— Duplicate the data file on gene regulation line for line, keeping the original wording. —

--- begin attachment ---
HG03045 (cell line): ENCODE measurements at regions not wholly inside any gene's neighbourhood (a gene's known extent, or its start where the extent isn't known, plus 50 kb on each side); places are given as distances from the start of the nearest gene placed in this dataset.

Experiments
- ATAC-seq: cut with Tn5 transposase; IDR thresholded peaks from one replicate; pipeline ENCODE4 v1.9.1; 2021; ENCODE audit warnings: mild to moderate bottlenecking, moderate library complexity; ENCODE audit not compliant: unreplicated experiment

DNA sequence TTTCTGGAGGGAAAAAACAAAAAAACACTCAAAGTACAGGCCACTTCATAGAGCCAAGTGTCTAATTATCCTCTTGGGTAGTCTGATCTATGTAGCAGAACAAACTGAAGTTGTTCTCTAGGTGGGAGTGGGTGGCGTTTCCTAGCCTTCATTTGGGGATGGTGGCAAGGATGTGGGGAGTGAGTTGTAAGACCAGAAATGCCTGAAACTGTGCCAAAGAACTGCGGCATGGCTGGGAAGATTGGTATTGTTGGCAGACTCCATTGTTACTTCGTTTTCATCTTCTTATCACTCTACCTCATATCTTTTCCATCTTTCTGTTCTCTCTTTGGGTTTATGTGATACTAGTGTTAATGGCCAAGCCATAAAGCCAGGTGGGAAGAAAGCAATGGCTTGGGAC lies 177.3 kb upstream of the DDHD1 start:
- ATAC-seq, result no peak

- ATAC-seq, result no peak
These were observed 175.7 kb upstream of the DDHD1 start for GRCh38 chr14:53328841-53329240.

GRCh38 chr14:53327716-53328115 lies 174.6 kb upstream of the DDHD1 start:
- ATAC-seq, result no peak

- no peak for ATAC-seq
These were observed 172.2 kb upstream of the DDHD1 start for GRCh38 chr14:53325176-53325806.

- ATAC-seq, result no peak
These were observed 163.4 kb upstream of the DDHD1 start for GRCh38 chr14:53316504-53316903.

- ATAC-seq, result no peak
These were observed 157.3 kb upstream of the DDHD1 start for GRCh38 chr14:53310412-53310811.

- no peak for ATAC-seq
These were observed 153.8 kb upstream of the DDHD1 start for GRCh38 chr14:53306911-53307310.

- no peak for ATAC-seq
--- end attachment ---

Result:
HG03045 (cell line): ENCODE measurements at regions not wholly inside any gene's neighbourhood (a gene's known extent, or its start where the extent isn't known, plus 50 kb on each side); places are given as distances from the start of the nearest gene placed in this dataset.

Experiments
- ATAC-seq: cut with Tn5 transposase; IDR thresholded peaks from one replicate; pipeline ENCODE4 v1.9.1; 2021; ENCODE audit warnings: mild to moderate bottlenecking, moderate library complexity; ENCODE audit not compliant: unreplicated experiment

DNA sequence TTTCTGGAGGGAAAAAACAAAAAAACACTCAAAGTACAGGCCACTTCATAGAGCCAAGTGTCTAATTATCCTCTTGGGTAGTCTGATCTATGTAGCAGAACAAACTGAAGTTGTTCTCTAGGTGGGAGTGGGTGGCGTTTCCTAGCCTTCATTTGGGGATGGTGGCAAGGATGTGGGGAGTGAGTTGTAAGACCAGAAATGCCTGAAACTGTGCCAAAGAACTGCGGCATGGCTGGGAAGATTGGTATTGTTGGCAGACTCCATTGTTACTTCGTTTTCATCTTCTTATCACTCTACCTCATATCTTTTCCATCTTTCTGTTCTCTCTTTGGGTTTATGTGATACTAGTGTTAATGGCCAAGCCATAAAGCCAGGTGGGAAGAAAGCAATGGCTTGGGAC lies 177.3 kb upstream of the DDHD1 start:
- ATAC-seq, result no peak

- ATAC-seq, result no peak
These were observed 175.7 kb upstream of the DDHD1 start for GRCh38 chr14:53328841-53329240.

GRCh38 chr14:53327716-53328115 lies 174.6 kb upstream of the DDHD1 start:
- ATAC-seq, result no peak

- no peak for ATAC-seq
These were observed 172.2 kb upstream of the DDHD1 start for GRCh38 chr14:53325176-53325806.

- ATAC-seq, result no peak
These were observed 163.4 kb upstream of the DDHD1 start for GRCh38 chr14:53316504-53316903.

- ATAC-seq, result no peak
These were observed 157.3 kb upstream of the DDHD1 start for GRCh38 chr14:53310412-53310811.

- no peak for ATAC-seq
These were observed 153.8 kb upstream of the DDHD1 start for GRCh38 chr14:53306911-53307310.

- no peak for ATAC-seq